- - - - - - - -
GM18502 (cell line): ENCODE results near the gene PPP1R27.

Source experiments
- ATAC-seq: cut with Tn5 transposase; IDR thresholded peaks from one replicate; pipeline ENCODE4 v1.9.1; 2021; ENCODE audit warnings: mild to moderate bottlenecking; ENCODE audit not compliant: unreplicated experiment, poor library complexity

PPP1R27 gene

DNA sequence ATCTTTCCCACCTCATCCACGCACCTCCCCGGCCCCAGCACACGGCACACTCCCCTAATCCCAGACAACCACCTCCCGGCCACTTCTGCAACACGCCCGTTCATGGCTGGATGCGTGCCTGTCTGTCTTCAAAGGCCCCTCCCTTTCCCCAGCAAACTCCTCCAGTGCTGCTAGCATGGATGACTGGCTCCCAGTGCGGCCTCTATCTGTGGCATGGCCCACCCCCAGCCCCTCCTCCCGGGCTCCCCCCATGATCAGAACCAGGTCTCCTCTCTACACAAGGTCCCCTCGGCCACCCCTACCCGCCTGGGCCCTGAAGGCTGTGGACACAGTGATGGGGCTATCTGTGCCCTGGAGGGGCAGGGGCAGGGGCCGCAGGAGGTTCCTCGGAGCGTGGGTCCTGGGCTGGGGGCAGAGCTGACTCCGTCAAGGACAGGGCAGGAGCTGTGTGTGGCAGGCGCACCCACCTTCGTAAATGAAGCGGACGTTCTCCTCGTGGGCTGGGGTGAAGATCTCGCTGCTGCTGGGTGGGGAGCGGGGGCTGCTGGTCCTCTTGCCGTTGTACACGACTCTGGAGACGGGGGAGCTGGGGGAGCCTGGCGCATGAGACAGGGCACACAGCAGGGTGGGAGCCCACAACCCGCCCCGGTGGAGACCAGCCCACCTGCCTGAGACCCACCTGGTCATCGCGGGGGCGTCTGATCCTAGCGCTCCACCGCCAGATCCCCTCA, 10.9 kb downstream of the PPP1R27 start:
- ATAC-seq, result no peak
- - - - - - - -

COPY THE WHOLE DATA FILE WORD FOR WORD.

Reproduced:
GM18502 (cell line): ENCODE results near the gene PPP1R27.

Source experiments
- ATAC-seq: cut with Tn5 transposase; IDR thresholded peaks from one replicate; pipeline ENCODE4 v1.9.1; 2021; ENCODE audit warnings: mild to moderate bottlenecking; ENCODE audit not compliant: unreplicated experiment, poor library complexity

PPP1R27 gene

DNA sequence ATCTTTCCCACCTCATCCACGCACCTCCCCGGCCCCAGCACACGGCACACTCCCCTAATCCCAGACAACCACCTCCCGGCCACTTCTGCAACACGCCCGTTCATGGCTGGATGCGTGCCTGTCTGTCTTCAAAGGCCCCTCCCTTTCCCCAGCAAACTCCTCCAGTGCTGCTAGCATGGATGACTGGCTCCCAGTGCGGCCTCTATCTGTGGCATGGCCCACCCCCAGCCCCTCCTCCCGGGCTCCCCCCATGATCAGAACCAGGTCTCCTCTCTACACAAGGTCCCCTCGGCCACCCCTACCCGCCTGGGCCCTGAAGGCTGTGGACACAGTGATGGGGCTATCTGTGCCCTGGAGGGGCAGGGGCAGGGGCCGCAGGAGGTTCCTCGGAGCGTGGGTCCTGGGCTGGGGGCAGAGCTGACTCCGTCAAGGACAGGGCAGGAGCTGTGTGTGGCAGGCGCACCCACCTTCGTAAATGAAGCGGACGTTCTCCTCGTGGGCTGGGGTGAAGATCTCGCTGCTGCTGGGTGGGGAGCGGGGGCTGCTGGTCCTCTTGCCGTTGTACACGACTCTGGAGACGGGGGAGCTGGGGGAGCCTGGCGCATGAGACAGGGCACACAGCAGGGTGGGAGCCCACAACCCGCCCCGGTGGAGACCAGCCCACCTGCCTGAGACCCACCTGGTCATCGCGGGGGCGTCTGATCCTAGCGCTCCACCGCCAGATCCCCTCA, 10.9 kb downstream of the PPP1R27 start:
- ATAC-seq, result no peak